The Mets may trade Ike Davis, will criticize him to the media first

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Last night Matthew talked about how it appears that the Mets are making Ike Davis into a platoon player late in the season and how, by doing so, they’re letting Lucas Duda play games at first base, which is where he really belongs.

Today Adam Rubin reports that the Mets are thinking about going one step further: getting rid of him altogether.  Why? More playing time for Duda and, according to Rubin’s sources, the elimination of a potential bad egg:

The Mets are disappointed with Davis’ unwillingness to make changes based on coaching advice. Although he is personable and by no means a troublemaker, they also worry — fairly or unfairly — he is out too late after games, and that could influence other young players.

Whether that little bit was calculated to get out to the public or not, it would take some sort of P.R. campaign, methinks, for Mets fans to buy the notion that they’d be better off with Duda at first base going forward than Davis. Davis may have some trouble with lefties, but he’s 25 and has shown he can perform at a high level. Duda is a year older and doesn’t show the sort of upside that Davis has.

The Mets absolutely demolished the Phillies 24-4

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The first game of Thursday’s doubleheader against the Mets in Philadelphia didn’t go so well for the Phillies. The pitching staff — which included two position players — served up 24 runs on 25 hits and seven walks. The defense also committed four errors.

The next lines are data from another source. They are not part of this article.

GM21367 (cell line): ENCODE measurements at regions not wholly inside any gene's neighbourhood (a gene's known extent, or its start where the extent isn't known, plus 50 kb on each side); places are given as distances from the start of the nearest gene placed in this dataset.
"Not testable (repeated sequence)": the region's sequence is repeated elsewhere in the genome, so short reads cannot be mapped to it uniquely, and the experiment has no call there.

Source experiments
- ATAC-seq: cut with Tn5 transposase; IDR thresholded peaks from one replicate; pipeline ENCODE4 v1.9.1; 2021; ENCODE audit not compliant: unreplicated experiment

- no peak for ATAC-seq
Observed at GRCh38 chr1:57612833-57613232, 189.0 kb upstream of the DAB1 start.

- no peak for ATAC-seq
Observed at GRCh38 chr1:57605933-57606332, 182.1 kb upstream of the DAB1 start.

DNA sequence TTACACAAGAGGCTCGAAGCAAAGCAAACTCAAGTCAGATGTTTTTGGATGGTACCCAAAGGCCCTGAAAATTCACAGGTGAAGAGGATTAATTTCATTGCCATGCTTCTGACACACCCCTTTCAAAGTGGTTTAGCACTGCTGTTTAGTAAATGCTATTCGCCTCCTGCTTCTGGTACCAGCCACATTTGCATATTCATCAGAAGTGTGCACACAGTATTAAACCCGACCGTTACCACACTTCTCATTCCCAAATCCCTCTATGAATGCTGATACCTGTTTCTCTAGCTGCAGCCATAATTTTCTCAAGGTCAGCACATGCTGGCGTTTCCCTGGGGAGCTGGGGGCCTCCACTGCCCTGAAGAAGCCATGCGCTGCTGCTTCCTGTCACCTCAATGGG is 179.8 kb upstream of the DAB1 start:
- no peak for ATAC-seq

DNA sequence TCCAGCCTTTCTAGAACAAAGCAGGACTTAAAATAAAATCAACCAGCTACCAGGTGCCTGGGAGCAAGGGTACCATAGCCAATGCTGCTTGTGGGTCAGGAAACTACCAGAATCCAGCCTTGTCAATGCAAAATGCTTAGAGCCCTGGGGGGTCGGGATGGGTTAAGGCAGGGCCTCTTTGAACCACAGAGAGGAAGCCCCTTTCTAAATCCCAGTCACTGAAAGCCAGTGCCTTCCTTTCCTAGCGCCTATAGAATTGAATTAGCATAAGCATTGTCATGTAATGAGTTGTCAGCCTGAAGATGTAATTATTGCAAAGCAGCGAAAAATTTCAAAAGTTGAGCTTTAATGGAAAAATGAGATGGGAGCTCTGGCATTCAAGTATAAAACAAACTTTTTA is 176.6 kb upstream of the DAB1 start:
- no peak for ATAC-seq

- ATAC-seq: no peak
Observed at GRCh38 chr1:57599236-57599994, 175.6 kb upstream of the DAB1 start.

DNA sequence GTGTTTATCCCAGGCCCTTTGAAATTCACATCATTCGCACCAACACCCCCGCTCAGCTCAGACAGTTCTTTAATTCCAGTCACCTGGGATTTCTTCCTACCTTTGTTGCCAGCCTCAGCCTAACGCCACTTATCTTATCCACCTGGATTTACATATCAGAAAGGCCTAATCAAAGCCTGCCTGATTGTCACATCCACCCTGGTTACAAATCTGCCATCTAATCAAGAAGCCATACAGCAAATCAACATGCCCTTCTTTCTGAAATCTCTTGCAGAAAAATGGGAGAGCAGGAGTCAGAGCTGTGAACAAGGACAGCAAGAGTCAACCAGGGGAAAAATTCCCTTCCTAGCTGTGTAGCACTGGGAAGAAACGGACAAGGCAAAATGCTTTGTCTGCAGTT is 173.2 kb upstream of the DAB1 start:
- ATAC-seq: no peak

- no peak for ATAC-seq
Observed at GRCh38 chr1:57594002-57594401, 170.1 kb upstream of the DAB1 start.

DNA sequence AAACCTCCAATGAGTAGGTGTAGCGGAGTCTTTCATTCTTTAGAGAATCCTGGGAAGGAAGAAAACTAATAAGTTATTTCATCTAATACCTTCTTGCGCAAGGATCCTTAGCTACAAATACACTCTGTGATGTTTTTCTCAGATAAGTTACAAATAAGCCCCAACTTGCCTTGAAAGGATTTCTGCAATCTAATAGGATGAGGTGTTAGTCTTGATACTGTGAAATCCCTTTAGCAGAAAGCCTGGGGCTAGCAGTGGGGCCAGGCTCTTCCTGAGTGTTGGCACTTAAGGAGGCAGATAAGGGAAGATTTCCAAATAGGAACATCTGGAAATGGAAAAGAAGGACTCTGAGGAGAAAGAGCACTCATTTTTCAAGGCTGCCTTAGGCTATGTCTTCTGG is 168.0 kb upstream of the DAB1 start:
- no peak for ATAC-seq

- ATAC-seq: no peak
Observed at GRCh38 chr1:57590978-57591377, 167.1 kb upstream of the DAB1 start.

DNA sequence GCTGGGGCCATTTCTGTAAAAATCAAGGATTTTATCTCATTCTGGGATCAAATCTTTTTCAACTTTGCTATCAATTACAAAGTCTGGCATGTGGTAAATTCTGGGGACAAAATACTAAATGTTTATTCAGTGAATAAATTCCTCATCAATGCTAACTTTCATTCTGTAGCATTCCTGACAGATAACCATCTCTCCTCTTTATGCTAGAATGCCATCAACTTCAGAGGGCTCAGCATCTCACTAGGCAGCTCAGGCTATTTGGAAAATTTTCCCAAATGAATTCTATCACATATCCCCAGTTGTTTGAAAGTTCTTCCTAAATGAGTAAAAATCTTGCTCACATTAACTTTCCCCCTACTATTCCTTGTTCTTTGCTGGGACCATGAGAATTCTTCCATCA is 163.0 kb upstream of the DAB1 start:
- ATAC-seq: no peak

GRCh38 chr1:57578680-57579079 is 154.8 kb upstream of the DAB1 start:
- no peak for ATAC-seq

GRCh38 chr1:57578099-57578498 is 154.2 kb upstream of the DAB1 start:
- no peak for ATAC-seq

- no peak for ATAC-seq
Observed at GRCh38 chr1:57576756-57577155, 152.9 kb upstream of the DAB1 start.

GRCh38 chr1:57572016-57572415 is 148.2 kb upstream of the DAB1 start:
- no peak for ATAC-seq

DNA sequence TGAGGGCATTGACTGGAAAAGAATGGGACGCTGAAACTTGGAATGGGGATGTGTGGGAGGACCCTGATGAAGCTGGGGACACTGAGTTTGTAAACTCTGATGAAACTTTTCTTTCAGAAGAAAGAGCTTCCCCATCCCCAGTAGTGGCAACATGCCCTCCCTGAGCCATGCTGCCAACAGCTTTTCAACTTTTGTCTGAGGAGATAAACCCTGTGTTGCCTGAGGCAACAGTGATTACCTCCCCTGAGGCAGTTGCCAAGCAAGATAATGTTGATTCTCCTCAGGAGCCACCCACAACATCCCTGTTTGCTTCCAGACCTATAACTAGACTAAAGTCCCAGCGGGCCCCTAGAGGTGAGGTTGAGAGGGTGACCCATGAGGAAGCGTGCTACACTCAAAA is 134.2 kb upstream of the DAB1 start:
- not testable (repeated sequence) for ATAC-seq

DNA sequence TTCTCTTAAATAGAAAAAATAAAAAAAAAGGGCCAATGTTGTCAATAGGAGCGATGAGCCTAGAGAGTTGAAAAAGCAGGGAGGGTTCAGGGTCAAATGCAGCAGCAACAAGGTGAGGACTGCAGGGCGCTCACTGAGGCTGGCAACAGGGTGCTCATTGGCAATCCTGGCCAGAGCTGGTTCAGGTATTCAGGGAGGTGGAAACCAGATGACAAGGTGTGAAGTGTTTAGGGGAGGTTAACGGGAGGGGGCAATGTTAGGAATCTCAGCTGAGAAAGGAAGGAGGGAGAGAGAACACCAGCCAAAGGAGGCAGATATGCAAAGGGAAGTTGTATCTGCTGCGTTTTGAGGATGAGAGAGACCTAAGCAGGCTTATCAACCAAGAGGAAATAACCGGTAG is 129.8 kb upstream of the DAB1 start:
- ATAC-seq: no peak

The most damage came in the top of the fifth inning when the Mets hung a 10-spot. That inning featured a balk, two errors, and a grand slam from José Bautista. In the seventh, Phillies manager Gabe Kapler called on position player Roman Quinn to pitch. Quinn gave up a leadoff home run to Michael Conforto. After José Reyes singled, Quinn uncorked a wild pitch, which moved Reyes into scoring position. Kevin Plawecki then knocked him in with a single. In the eighth, the Mets jumped on Quinn again as he loaded the bases, then forced in two runs with walks and gave up a two-run double to Plawecki. Kapler brought in another position player, Scott Kingery, to pitch. Kingery gave up an RBI single to reliever Jerry Blevins before getting out of the eighth inning. Kingery gave up two more runs in the ninth before the game went in the books.

Kingery, by the way, was pitching so slowly that his velocity wasn’t being picked up by the radar guns at Citizens Bank Park, according to Jim Salisbury of NBC Sports Philadelphia.

In total, the Phillies’ pitching staff gave up 11 earned runs. It’s the most unearned runs a team has allowed since May 5, 2016 when the Giants gave up 17 runs, only six of which were earned, to the Rockies. The only other time that happened in the 2000’s was on September 28, 2000 when the Blue Jays gave up 23 runs, 10 of which were earned, to the Orioles. A team has yielded 11 or more unearned runs in a single game only 11 times since 1943. The 24 total runs the Phillies allowed were the most a team has allowed since… the Mets gave up 25 to the Nationals on July 31 this year. The 24 runs the Mets scored marked a franchise record. They also became the first team since 1894 to both score 24-plus runs and allow 24-plus runs in a game in the same season.

Thankfully for Phillies fans, Thursday afternoon’s contest was only broadcast on Facebook Live. Which, by the way, is another one of Major League Baseball’s brilliant marketing ideas. When games are broadcast on Facebook Live, they’re blacked out everywhere else, which includes cable TV and MLB.tv.